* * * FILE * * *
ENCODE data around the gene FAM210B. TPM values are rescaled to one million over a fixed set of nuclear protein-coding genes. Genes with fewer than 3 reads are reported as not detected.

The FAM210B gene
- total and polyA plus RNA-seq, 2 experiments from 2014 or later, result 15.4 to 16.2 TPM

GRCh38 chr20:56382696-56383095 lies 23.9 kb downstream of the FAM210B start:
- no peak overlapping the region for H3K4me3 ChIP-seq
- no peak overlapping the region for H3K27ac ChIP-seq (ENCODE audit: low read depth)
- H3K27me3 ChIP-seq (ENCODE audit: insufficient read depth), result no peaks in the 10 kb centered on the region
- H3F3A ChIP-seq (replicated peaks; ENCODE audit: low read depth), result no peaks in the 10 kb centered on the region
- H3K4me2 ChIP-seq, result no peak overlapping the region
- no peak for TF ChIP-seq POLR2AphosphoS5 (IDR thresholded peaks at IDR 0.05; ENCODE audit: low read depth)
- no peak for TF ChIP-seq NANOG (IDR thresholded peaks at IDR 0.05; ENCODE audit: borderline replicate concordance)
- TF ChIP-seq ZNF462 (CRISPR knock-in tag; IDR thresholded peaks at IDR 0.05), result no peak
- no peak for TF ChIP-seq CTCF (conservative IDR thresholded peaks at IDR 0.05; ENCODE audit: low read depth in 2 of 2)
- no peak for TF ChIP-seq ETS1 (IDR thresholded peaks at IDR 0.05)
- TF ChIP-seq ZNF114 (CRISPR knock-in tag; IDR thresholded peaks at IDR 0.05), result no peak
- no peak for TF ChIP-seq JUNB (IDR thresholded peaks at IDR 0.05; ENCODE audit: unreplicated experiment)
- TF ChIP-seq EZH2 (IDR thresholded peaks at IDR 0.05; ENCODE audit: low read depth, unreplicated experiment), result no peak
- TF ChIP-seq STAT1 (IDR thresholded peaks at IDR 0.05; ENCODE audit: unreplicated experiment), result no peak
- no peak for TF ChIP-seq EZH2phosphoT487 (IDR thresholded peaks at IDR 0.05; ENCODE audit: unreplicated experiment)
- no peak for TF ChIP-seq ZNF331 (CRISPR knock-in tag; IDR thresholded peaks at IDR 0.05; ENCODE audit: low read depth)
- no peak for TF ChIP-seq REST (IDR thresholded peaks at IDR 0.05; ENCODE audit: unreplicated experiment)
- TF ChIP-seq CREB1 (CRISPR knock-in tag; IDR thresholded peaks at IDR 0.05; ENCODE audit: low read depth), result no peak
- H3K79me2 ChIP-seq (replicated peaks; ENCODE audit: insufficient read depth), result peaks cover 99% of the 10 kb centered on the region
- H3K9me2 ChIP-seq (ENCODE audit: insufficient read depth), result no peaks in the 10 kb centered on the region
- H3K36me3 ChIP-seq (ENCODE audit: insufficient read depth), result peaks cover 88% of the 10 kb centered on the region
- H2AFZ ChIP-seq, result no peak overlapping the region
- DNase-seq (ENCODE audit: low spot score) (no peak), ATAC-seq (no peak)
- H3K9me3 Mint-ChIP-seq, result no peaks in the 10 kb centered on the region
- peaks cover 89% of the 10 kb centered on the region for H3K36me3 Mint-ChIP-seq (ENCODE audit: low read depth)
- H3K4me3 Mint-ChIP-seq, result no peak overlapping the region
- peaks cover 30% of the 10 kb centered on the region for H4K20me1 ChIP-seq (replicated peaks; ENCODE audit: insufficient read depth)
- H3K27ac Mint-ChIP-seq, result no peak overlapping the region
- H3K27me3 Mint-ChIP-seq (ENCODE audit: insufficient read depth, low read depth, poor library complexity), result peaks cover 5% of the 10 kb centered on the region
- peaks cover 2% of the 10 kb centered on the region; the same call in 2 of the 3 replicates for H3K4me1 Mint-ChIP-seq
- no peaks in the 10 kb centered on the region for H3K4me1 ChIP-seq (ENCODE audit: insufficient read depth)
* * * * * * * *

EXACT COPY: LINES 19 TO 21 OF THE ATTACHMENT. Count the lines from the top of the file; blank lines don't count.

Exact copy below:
- no peak for TF ChIP-seq EZH2phosphoT487 (IDR thresholded peaks at IDR 0.05; ENCODE audit: unreplicated experiment)
- no peak for TF ChIP-seq ZNF331 (CRISPR knock-in tag; IDR thresholded peaks at IDR 0.05; ENCODE audit: low read depth)
- no peak for TF ChIP-seq REST (IDR thresholded peaks at IDR 0.05; ENCODE audit: unreplicated experiment)